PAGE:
In today’s podcast, Amber Darst, Solutions Manager, Managed Outsource Solutions, discusses the CDT codes to report dental restoration procedures.
0:14 Types of dental restorations
Dental restoration refers to a dental procedure that repairs or replaces a tooth. The tooth structure can become compromised due to decay or a fracture. Dental restorations can fix these problems. Restorative procedures may include fillings, crowns, implants, bridges, dentures, and root canals. These procedures may be done for several different reasons such as – to restore the function of the teeth, improve the appearance of the teeth, prevent further dental issues, eliminate the pain caused by infection, or to preserve the bone density.
So, let us take a deeper look at a view of the different types of dental restorations.
1:03 Crowns and bridges
First, we’re going to talk about crowns and bridges.
A crown is an indirect tooth restoration method, where a tooth-shaped “cap” is placed over a tooth to restore its shape, size, strength and appearance. A crown is typically used to cover a root canal treated tooth or to support a tooth that has a large restoration which has compromised the strength and structure of the tooth. Crowns are also used to hold a bridge or to cover a dental implant. It makes the tooth stronger and it enhances the way it looks as well as its function to the tooth. Crowns are made from different materials – metal alloys, ceramic, porcelain, porcelain fused to metal or a composite resin. During a crown placement procedure, the top part of the tooth is shaved down and the crown is placed over top. A bridge is an artificial tooth suspended between two crowns or one or more crowns splinted together to cover multiple damaged teeth. Bridges can be secured on both sides by crowns and cement it permanently into place and are made of porcelain, gold or alloy.
Next is fillings. Fillings are common dental restoration method where dental cavities are typically filled using an amalgam or a resin-based material. Tooth decay or dental cavities are caused by bacteria or poor oral hygiene. Left untreated, bacterial infection could spread and cause structural problems that require more complex procedures. During the procedure, the dentist will remove the decayed part of the tooth and then fill the hole with composite materials to prevent the bacteria from continuing to impact the tooth. These fillings are made of gold, silver amalgam or tooth-colored plastic and glass materials called composite resin fillings.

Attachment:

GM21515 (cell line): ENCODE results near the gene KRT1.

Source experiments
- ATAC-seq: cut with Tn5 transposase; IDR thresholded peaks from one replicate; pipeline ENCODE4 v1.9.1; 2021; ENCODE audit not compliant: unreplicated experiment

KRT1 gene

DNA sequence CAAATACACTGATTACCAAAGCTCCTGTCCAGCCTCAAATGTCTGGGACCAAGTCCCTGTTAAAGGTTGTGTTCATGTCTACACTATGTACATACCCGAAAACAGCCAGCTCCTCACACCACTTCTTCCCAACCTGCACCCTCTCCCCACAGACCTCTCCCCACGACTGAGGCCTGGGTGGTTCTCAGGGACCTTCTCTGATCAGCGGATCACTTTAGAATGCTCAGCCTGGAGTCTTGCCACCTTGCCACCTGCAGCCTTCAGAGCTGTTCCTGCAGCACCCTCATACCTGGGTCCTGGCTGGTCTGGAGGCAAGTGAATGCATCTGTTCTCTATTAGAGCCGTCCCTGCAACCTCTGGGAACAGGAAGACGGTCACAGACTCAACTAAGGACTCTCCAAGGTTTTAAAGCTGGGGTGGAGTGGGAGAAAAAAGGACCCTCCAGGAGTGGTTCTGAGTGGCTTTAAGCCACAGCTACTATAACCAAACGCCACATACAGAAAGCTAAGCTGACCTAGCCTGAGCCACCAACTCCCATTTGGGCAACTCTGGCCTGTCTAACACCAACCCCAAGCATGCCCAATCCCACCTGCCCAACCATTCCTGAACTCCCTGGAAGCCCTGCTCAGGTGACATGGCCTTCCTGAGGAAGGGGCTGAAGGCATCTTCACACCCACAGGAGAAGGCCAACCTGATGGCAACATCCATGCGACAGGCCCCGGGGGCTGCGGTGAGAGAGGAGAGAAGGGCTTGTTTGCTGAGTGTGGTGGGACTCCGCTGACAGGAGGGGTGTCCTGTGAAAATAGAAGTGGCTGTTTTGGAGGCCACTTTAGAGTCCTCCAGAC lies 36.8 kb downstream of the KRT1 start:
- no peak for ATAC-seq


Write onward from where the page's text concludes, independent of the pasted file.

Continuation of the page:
Next is implants. Teeth with severe decay or damaged or missing teeth can be replaced with dental implants. Dental implants are replacement tooth roots. To benefit from this procedure, the patient should have healthy gums and enough bone to hold the implant. Two methods for implant restoration are screw and retained or cemented. Screw and retain restoration has more advantages as it can be more easily repaired in the case of a problem with the crown being fractured. These implants also function as anchors for bridges and dentures.
And then last, we have dentures. Dentures are the best replacement option if there are not enough healthy teeth in the mouth that function properly. Dentures are made of acrylic resin or can be combined with metal attachments. Three types of dentures are – conventional, immediate or over denture. While complete dentures replace all of the teeth, a partial denture is considered when some of the healthy natural teeth still remain. Removable dentures are attached to the gums via suction and implant-supported dentures are supported by dental implants.
There are several different CDT codes associated with the restorations we’ve discussed today. To ensure that the CDT codes are assigned correctly, it is important for the practice’s billing and coding team to be up to date with the coding changes and guidelines. It’s ideal to partner with an experienced dental billing company to ensure error free claims submission. For a full list of codes associated with this podcast, please refer to the attached article.
And that’s all for now. Thanks for listening in!